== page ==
Currently, much of the discussion in the sports world is about Paterno’s role: How much did he know? When did he know? Why didn’t he do more? Joe has to answer those questions. He had already been cleared of criminal wrongdoing. (As far as a civil suit, who knows what will happen, but in all likelihood there will be several lawsuits and Penn St. will probably have to settle. The bad publicity from a public trial would be reason enough to settle.)

The earlier report has since been updated to say that a potential departure of Joe Paterno is in the works. The New York Times is now reporting that Paterno could be out in weeks, or even days. Such a precipitous fall for a man who as of a few days ago was considered one of the greatest figures in college sports. More is certain to surface in the coming days, but for now it looks really, really bad for everyone involved.

November 8th, 2011

Tubby Smith Costing Gophers More than Basketball Games

By Nathan Yu

Tubby Smith’s tenure so far at Minnesota has been interesting. If you view his accomplishments as a Gopher from the viewpoint of the rest of Smith’s career, it is somewhat disappointing. Tubby is national champion and a former National Coach of the Year. But if you view it from the Gophers’ side, it is a little more encouraging; Tubby has taken ‘Sota to two NCAA tournaments and one NIT tournament. Encouraging, that is, until Tubby goes out of control and causes you to pay a $1 million verdict to someone  who never even worked for the university or its basketball program.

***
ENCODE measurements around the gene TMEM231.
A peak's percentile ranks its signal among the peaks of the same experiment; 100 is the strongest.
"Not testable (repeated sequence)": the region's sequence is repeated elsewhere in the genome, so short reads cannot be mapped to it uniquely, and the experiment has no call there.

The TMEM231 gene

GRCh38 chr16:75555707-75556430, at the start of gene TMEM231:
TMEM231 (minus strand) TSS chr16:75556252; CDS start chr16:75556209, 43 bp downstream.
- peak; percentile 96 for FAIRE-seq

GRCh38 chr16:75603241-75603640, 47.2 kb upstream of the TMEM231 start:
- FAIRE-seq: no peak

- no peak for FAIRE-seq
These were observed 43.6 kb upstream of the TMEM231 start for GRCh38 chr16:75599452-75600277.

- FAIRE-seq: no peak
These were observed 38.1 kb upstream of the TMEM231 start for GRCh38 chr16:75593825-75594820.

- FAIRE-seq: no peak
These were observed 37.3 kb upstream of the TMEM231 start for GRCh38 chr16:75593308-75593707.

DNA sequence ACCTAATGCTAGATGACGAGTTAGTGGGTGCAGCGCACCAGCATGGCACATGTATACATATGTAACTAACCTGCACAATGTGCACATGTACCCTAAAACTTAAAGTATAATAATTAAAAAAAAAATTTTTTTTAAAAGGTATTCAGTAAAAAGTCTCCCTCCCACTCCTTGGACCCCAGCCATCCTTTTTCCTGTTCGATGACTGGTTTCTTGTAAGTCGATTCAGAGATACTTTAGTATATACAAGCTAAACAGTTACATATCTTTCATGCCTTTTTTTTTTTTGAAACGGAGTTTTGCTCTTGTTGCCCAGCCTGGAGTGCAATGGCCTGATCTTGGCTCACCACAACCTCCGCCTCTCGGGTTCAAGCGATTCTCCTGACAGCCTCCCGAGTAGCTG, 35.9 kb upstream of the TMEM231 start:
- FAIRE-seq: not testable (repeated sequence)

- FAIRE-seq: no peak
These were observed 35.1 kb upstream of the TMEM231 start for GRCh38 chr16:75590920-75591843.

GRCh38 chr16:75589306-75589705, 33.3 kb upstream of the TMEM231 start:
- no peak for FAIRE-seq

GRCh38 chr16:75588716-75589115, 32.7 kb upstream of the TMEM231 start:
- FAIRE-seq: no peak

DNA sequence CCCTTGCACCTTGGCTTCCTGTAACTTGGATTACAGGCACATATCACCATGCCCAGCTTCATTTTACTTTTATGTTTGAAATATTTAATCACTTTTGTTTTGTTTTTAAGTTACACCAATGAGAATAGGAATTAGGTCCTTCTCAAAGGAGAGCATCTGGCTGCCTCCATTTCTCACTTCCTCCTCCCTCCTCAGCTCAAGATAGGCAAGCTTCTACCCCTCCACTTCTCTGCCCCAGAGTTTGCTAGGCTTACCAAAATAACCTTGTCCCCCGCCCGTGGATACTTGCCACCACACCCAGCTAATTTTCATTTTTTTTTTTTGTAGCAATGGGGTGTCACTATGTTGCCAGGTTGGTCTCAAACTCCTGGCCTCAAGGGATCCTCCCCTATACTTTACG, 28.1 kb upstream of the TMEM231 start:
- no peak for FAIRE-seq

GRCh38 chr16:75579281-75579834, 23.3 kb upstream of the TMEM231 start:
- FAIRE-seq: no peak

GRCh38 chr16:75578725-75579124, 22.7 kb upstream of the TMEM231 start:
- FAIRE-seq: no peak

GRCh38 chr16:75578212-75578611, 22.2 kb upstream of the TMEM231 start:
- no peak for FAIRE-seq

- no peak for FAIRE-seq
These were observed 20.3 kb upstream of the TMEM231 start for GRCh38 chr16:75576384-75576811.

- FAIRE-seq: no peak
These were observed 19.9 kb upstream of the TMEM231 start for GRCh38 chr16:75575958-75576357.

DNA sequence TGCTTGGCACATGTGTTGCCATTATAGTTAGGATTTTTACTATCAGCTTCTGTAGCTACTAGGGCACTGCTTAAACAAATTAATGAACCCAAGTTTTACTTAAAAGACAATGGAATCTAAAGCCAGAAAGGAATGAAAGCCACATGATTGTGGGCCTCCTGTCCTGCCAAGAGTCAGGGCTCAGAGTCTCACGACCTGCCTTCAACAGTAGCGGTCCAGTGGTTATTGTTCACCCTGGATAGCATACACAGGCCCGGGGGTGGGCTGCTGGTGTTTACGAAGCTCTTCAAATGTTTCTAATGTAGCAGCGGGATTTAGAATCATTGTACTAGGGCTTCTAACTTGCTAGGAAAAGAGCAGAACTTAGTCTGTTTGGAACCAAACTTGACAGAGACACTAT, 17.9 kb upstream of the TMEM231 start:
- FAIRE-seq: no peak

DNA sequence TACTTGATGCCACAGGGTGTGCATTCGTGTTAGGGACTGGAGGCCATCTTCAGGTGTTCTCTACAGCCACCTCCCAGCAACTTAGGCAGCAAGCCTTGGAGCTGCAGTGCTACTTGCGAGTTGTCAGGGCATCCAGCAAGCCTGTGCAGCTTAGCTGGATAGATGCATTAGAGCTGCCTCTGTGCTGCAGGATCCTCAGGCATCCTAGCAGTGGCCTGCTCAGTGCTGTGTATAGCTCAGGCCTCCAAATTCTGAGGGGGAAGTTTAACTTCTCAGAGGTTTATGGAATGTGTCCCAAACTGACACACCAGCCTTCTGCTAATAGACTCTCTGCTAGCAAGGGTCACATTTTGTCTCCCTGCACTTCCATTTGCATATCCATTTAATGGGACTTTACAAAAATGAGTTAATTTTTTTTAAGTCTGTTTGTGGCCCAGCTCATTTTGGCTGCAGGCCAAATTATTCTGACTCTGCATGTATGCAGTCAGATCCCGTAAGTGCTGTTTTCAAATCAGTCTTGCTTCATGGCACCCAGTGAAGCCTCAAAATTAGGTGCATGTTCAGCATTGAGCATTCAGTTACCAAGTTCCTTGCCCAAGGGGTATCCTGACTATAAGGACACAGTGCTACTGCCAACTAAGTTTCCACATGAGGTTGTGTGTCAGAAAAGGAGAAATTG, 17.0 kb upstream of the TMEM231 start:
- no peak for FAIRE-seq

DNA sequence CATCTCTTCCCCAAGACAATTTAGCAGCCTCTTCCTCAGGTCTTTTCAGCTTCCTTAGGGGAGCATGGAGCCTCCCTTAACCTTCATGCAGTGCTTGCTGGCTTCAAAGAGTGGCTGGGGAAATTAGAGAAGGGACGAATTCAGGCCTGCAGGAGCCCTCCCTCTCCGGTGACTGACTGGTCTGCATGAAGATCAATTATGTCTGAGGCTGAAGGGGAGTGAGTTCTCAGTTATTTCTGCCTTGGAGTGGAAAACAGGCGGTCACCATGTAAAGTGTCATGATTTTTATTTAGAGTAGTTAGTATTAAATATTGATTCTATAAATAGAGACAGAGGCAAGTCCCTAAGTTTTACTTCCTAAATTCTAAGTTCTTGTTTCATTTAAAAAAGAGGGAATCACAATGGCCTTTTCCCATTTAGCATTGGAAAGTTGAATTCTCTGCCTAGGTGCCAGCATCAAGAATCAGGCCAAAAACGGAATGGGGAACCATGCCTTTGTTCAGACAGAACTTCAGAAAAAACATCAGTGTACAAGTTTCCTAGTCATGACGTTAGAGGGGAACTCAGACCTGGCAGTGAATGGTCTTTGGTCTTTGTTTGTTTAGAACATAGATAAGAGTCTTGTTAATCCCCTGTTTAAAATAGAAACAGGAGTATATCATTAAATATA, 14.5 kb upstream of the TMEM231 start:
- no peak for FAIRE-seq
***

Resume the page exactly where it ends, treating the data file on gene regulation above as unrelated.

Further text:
Rewind back a couple of years to when Tubby first signed on to Minnesota. He was recruiting assistant coaches to join his staff, and he had a couple of conversations with then-Oklahoma State assistant coach Jimmy Williams. The talks were going so well that Tubby allegedly offered Williams a spot on the staff. Tubby said he had the final say on hiring for his staff. The offer was worth roughly $200,000 per year. Williams,  elated at the idea of returning to Minnesota where he had previously coached, reportedly accepted the offer. Williams then hired a realtor to place his Oklahoma property on the market and turned in his resignation papers to Oklahoma State. Sounds nice and peachy so far, right?

Not so fast. Tubby apparently did not have the final say on the hiring of assistant coaches. Instead, the athletic director (A.D.) had the authority to clear all potential hires (who would have thought?). When Tubby gave the athletic director Williams’s name for some routine checks, the A.D. discovered that Williams was tied to some NCAA improprieties back in his days with Minnesota (everything comes full circle, doesn’t it?). The A.D. vetoed Tubby’s decision and sent a letter to Williams with the bad news (thanks for your interest!).